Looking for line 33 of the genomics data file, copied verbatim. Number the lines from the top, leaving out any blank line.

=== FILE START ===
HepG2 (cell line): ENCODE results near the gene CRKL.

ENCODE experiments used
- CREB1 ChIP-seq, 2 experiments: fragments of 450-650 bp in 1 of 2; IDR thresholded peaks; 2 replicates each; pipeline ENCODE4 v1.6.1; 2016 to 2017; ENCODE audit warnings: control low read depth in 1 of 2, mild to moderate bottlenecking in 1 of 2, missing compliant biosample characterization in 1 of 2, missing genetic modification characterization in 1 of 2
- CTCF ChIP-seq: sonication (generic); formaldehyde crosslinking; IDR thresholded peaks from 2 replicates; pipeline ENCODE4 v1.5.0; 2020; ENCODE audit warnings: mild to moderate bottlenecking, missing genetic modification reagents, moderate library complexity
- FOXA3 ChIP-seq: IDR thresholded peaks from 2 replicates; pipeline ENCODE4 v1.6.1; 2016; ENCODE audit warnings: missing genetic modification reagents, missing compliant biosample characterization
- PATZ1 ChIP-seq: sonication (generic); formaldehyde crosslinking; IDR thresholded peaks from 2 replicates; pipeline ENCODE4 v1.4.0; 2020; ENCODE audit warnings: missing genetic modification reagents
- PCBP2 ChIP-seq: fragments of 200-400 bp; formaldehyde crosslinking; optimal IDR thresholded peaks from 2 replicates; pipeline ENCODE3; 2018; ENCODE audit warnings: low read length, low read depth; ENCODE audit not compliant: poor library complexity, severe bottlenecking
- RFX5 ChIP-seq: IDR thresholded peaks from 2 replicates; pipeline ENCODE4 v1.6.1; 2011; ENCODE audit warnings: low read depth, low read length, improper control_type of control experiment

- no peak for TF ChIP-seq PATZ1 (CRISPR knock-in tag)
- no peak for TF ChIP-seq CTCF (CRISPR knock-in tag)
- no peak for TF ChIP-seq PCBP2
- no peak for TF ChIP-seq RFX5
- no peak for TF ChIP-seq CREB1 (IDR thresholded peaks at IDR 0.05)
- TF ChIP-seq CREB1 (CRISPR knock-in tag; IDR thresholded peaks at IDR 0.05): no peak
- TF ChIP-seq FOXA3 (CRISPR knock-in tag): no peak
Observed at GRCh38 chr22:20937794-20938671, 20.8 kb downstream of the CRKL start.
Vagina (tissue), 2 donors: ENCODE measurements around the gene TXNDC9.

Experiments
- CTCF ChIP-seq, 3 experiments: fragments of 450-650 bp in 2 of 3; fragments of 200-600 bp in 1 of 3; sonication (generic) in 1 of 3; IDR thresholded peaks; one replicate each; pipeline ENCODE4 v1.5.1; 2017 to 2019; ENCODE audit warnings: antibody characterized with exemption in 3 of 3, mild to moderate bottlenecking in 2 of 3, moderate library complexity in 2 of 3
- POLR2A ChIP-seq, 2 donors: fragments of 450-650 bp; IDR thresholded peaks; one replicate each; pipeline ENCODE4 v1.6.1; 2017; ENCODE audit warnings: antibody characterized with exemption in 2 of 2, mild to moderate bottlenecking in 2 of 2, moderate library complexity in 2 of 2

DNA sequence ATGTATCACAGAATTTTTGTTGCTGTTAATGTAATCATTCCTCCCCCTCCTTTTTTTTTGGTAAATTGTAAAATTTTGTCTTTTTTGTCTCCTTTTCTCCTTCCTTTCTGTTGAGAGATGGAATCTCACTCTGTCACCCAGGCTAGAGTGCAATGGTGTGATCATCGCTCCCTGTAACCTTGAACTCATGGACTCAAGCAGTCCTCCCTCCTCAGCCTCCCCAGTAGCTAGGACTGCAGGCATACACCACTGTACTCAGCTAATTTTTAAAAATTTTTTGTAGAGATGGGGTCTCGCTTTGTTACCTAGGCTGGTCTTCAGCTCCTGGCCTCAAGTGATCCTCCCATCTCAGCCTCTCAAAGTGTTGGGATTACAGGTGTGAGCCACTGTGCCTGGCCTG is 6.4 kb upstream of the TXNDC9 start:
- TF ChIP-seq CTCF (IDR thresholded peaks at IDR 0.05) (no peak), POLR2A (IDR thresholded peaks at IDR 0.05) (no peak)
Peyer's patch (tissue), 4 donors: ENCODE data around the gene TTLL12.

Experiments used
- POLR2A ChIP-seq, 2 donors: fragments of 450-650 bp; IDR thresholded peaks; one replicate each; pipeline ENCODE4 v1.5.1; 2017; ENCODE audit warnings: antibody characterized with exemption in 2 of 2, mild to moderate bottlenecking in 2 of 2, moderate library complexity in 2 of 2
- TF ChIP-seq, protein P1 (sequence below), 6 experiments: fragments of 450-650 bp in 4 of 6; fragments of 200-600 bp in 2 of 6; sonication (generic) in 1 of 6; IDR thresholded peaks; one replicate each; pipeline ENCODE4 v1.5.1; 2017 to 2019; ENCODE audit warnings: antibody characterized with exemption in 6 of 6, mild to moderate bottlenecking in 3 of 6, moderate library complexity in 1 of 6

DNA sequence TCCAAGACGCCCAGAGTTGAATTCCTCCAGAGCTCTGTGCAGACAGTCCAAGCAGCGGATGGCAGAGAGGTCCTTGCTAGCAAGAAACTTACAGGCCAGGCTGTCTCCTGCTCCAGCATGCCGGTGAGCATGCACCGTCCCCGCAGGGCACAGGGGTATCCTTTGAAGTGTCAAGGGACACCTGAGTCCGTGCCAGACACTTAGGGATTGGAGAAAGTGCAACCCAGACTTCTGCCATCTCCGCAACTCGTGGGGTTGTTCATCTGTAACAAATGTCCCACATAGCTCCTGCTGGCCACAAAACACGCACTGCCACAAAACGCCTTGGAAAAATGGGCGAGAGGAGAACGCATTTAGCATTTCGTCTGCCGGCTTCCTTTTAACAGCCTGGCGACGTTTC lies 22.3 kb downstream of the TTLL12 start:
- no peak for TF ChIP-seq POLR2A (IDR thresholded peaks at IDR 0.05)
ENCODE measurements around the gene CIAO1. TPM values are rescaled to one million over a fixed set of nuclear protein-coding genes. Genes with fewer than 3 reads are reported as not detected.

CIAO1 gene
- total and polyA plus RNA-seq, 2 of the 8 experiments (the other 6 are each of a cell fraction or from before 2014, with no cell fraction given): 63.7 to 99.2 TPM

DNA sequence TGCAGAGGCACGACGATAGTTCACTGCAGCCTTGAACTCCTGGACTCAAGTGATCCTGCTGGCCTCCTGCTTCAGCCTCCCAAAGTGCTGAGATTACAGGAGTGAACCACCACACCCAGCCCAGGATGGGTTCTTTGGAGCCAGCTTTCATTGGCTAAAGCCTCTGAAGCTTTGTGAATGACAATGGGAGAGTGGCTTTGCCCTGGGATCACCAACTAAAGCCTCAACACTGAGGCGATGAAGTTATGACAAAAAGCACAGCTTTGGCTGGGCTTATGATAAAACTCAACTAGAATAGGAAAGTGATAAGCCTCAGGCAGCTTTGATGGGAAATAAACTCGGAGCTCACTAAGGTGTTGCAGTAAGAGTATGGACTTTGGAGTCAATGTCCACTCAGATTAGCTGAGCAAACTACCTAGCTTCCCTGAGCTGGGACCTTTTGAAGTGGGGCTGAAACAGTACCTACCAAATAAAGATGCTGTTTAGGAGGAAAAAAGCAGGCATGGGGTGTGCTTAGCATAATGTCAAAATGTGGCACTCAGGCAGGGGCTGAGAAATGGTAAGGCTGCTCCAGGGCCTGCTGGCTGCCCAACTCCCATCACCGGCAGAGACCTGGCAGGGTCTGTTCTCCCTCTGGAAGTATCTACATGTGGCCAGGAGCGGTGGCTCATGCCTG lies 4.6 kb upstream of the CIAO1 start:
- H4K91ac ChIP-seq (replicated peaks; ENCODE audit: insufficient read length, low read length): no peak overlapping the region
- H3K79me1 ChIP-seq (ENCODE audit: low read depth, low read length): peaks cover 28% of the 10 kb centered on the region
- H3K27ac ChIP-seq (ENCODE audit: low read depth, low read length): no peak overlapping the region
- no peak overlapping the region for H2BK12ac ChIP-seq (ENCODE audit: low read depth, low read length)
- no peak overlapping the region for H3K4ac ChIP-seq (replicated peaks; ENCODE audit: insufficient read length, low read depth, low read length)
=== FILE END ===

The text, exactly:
- H4K91ac ChIP-seq (replicated peaks; ENCODE audit: insufficient read length, low read length): no peak overlapping the region